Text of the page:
“Police and ex-police going through this process have enough trauma and stress to deal with on a daily basis, yet these insurance companies go above and beyond to traumatise the injured and their families more,” Sarah said.

“While this process is ongoing, you can’t recover.”

* Not her real name.

Support is available for anyone who may be distressed by phoning Lifeline 13 11 14; Mensline 1300 789 978; Kids Helpline 1800 551 800.

Editor’s note: PTSD in the police and other emergency services is an important issue that we believe merits debate in the community. However, while we encourage passionate and robust argument, we must ask respondents to stay on point. Comments that fail to do so, or which degenerate into personal abuse, may be edited or not published at all.


  • This really goes to show the Police Force need to bring in rigorous psychological testing to ensure the psychological suitability of Police recruits. For too long they have accepted psychologically unsuitable people into the Police Force endangering the community.

    • Are you serious? Your ignorance is an insult to all the men and women who join the Police to help their communities – honorable decent people of sound mind! What you fail to understand or acknowledge is that these people are exposed to the entire suite of human depravity, violence, sexual exploitation etc and also horrendous crime scenes that members of society could never fathom! Healthy recruits of sound mind go in and damage souls come out! When was the last time an officer suffering PTSD put the community in danger!

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      You’ve got no idea. As an ex-police officer and detective. I can tell you there is not one single person other then somebody who is possibly a sociopath that is able to deal with the psychology trauma police experience. It is not a matter of if, it is a matter of when. Human beings are not designed to undergo this type of ongoing trauma. Eventually everybody will succumb, its a matter of time and the level of impairment they eventually end up with.

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      Good luck finding anybody who is psychologically suitable. To do and see what Cops do will bring the bravest of brave and hardest of hard to their knees. I would be more worried about having people who it didn’t affect policing our streets

    • That is an over-simplified statement and quite frankly stupid, made by someone who has never had to deal with highly stressful, violent and dangerous situations day-in, day-out for years.

      If you did, you’d know that stress affects different people in different ways – there is no psychological test or profile that will determine whether someone will cope with years and years of high-pressure situations, attendance at crime scenes, protracted investigations into deeply disturbing events. How each individual responds and deals with the situation is different and often impossible to foretell. If you know a way to determine this, please enlighten us.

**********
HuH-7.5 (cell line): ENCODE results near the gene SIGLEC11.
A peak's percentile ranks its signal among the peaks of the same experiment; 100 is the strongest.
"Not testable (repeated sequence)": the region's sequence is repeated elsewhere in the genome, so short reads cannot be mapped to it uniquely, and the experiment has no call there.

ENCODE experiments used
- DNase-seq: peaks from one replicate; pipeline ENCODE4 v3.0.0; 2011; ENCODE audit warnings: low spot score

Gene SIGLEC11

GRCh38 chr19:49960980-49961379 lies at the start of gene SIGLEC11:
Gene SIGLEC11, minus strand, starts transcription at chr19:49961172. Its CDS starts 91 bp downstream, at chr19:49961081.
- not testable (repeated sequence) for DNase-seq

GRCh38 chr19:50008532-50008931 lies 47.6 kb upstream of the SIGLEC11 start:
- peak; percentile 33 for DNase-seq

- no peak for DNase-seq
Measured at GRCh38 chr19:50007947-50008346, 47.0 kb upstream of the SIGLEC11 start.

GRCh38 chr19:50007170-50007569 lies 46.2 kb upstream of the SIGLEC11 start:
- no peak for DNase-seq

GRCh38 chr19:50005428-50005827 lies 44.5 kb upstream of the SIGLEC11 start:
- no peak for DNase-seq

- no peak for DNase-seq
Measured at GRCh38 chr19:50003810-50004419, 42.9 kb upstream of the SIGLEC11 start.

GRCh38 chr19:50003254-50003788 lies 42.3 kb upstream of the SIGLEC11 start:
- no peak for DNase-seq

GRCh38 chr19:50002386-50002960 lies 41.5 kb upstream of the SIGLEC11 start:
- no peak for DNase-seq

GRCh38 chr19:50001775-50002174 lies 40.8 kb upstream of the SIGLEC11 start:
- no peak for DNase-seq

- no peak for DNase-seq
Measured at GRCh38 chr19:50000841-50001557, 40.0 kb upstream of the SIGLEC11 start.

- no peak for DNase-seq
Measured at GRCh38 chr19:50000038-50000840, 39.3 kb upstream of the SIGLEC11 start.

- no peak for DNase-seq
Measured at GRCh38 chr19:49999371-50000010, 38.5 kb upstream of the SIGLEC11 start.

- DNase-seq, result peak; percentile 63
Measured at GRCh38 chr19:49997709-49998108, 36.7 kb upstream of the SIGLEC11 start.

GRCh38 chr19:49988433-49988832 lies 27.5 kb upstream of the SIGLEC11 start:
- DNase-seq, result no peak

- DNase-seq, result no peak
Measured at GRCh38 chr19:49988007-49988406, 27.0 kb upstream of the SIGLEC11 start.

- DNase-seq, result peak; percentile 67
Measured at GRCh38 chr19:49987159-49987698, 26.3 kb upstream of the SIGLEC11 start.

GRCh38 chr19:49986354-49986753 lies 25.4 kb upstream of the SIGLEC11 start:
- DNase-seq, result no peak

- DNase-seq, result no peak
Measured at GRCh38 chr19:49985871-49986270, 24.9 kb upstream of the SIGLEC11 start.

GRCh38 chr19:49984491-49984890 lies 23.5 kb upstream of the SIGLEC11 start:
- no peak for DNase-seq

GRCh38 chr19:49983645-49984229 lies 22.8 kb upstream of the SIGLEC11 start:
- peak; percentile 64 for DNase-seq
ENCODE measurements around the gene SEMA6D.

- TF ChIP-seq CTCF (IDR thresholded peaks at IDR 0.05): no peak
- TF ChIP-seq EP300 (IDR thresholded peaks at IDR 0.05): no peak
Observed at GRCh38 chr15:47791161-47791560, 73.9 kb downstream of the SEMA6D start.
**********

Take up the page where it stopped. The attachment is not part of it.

I’ve seen the biggest and the toughest take it all to heart and crumble, conversely I’ve seen the softest show an astounding amount of resilience. What is needed instead is increased awareness and support – training in resilience and adequate funding / resourcing to ensure the long-term damage is minimised, rather than ignored.

      It’s not just once incident, it is the accumulation of many incidents, commonly over months or years and a lack of robust support mechanisms to help people cope. Within the job, most are seen as a liability and after being discharged are affectively abandoned and alone, with zero support at all.

      To make matters worse, they are then placed under obvious surveillance by the life insurance companies, hell-bent on finding the smallest technicality upon which to deny their injury and their claim.

    • There is no way psychological testing of recruits will prevent the mental injuries that can be aquired from the variety of duties members have to deal with. Police are human beings, not automatons! It is a matter of how injured members are dealt with, or swept under the carpet, both by the insurer and police command.

      The situation in Victoria seems to be a carbon copy of the situation in NSW. Legislation is written so as to raise the benchmark for a claim of mental injury, despite the fact that a mental injury (such ad PTSD) can be a lit more devastating tha a physical injury, and inevitably more long term.

      These injured members ate usually experienced members with a lot of skills to offer the job. Why not harness these skills in a constructive manner that benefits the community, the force and the injured member, rather than forcing them out of the job as cannon fodder and having to train new members (at great expense).

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      How would you know what psychological tests Police are submitted to? “Endangering the Community” they’re the only people protecting it! Pretty hard to see the real world from behind a keyboard don’t you think.